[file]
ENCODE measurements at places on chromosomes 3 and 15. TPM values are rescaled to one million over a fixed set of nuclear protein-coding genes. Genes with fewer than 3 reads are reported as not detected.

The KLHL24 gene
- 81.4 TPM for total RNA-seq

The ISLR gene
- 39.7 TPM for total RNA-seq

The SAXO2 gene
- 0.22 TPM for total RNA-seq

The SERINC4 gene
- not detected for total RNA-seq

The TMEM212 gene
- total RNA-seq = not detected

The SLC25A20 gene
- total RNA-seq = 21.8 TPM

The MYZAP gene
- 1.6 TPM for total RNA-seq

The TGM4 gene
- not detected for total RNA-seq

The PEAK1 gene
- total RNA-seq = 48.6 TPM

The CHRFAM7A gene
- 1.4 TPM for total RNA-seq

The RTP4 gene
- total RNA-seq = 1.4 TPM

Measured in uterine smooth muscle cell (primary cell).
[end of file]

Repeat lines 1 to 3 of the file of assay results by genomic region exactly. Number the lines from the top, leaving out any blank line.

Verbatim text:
ENCODE measurements at places on chromosomes 3 and 15. TPM values are rescaled to one million over a fixed set of nuclear protein-coding genes. Genes with fewer than 3 reads are reported as not detected.

The KLHL24 gene
- 81.4 TPM for total RNA-seq